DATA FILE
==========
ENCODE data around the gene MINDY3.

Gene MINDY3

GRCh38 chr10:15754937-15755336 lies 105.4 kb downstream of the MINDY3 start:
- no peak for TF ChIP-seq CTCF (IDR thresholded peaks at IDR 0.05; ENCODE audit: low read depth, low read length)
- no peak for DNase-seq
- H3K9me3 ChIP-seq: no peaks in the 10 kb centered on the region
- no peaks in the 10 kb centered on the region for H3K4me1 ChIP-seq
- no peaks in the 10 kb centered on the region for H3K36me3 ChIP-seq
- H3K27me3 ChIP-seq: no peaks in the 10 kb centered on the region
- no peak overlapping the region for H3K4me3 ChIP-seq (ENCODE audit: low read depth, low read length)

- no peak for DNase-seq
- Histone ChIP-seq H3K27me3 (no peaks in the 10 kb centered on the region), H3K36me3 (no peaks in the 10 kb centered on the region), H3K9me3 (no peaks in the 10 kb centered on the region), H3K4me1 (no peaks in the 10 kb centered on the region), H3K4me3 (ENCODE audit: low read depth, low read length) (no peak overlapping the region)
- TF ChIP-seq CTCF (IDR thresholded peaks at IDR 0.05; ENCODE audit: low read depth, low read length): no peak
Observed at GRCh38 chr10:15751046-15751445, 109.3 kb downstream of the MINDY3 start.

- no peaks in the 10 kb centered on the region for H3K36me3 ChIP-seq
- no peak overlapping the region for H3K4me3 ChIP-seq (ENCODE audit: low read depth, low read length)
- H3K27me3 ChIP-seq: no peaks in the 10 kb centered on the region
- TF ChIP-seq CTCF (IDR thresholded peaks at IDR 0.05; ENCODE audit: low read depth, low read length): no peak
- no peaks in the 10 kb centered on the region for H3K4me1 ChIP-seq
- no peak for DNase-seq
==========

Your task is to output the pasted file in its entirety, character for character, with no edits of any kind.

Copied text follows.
ENCODE data around the gene MINDY3.

Gene MINDY3

GRCh38 chr10:15754937-15755336 lies 105.4 kb downstream of the MINDY3 start:
- no peak for TF ChIP-seq CTCF (IDR thresholded peaks at IDR 0.05; ENCODE audit: low read depth, low read length)
- no peak for DNase-seq
- H3K9me3 ChIP-seq: no peaks in the 10 kb centered on the region
- no peaks in the 10 kb centered on the region for H3K4me1 ChIP-seq
- no peaks in the 10 kb centered on the region for H3K36me3 ChIP-seq
- H3K27me3 ChIP-seq: no peaks in the 10 kb centered on the region
- no peak overlapping the region for H3K4me3 ChIP-seq (ENCODE audit: low read depth, low read length)

- no peak for DNase-seq
- Histone ChIP-seq H3K27me3 (no peaks in the 10 kb centered on the region), H3K36me3 (no peaks in the 10 kb centered on the region), H3K9me3 (no peaks in the 10 kb centered on the region), H3K4me1 (no peaks in the 10 kb centered on the region), H3K4me3 (ENCODE audit: low read depth, low read length) (no peak overlapping the region)
- TF ChIP-seq CTCF (IDR thresholded peaks at IDR 0.05; ENCODE audit: low read depth, low read length): no peak
Observed at GRCh38 chr10:15751046-15751445, 109.3 kb downstream of the MINDY3 start.

- no peaks in the 10 kb centered on the region for H3K36me3 ChIP-seq
- no peak overlapping the region for H3K4me3 ChIP-seq (ENCODE audit: low read depth, low read length)
- H3K27me3 ChIP-seq: no peaks in the 10 kb centered on the region
- TF ChIP-seq CTCF (IDR thresholded peaks at IDR 0.05; ENCODE audit: low read depth, low read length): no peak
- no peaks in the 10 kb centered on the region for H3K4me1 ChIP-seq
- no peak for DNase-seq